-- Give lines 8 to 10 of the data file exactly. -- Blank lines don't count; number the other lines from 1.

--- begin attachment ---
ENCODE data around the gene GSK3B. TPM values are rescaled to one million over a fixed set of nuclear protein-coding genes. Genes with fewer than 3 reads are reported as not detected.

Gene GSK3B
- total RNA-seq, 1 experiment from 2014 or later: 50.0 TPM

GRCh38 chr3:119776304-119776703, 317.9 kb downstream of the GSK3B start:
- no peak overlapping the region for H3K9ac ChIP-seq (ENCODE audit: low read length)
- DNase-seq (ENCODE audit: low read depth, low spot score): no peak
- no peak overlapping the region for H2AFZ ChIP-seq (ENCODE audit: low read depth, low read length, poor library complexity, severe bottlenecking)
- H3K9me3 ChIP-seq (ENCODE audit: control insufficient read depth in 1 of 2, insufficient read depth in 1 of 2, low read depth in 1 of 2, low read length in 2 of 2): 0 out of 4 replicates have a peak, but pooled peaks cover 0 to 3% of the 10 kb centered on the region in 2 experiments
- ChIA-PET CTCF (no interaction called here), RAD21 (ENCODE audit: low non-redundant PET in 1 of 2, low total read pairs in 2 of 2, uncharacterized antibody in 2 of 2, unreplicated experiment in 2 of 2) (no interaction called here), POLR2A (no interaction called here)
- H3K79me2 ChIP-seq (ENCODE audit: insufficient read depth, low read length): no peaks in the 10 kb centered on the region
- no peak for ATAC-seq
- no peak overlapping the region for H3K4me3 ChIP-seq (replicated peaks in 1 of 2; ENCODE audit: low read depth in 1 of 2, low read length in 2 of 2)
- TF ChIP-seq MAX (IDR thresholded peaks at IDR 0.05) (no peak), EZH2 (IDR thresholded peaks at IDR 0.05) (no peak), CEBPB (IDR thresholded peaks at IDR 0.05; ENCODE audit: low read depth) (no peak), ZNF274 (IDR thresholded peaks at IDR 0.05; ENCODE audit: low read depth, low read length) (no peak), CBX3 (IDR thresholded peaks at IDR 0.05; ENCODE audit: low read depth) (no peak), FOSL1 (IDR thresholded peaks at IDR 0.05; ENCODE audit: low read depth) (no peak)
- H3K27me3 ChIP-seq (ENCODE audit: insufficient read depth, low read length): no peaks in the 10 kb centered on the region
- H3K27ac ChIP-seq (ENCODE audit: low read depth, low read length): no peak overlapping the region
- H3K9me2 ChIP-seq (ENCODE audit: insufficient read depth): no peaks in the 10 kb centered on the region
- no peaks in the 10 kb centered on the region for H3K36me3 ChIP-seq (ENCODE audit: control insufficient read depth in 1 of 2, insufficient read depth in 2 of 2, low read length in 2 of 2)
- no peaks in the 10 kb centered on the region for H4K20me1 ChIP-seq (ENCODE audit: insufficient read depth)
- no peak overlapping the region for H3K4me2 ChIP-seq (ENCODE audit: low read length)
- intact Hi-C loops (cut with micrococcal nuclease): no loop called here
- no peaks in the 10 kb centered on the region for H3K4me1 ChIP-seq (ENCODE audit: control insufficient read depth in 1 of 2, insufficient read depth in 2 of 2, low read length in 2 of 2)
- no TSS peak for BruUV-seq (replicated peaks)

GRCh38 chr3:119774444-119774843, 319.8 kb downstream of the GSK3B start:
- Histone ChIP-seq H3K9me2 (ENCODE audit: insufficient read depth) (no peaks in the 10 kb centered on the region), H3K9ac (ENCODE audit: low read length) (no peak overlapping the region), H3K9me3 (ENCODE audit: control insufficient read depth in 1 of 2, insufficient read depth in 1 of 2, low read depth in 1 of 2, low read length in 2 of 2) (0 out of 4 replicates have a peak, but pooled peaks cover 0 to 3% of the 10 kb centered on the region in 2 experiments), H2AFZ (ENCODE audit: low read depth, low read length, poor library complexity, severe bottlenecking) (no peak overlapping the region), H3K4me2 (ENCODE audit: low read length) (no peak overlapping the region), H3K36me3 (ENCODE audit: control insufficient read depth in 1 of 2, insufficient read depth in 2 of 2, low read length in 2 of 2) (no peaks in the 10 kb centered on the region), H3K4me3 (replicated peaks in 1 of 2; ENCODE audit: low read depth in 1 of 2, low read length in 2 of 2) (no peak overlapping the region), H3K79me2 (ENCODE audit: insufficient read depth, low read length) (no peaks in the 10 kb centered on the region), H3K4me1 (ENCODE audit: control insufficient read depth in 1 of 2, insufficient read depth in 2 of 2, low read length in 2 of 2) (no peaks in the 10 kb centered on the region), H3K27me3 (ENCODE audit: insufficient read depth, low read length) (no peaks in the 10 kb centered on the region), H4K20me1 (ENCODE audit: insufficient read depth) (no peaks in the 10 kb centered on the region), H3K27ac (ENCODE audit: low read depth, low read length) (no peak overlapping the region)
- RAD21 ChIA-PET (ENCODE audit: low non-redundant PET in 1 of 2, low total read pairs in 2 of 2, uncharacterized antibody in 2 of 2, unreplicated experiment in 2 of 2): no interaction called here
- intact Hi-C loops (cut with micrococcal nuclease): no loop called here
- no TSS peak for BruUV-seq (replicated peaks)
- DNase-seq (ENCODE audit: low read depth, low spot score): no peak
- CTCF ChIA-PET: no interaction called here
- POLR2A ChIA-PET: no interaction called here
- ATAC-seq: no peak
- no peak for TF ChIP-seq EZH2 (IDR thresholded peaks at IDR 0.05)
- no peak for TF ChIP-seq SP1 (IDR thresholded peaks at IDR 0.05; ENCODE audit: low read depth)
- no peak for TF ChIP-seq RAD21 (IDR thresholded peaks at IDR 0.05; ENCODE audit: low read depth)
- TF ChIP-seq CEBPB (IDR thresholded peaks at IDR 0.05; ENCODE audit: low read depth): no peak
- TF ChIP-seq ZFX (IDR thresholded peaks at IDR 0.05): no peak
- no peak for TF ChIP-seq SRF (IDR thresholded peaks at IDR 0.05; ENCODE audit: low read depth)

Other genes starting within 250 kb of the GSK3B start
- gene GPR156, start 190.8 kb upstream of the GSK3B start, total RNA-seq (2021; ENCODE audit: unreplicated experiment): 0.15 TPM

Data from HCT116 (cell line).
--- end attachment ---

- H3K9me3 ChIP-seq (ENCODE audit: control insufficient read depth in 1 of 2, insufficient read depth in 1 of 2, low read depth in 1 of 2, low read length in 2 of 2): 0 out of 4 replicates have a peak, but pooled peaks cover 0 to 3% of the 10 kb centered on the region in 2 experiments
- ChIA-PET CTCF (no interaction called here), RAD21 (ENCODE audit: low non-redundant PET in 1 of 2, low total read pairs in 2 of 2, uncharacterized antibody in 2 of 2, unreplicated experiment in 2 of 2) (no interaction called here), POLR2A (no interaction called here)
- H3K79me2 ChIP-seq (ENCODE audit: insufficient read depth, low read length): no peaks in the 10 kb centered on the region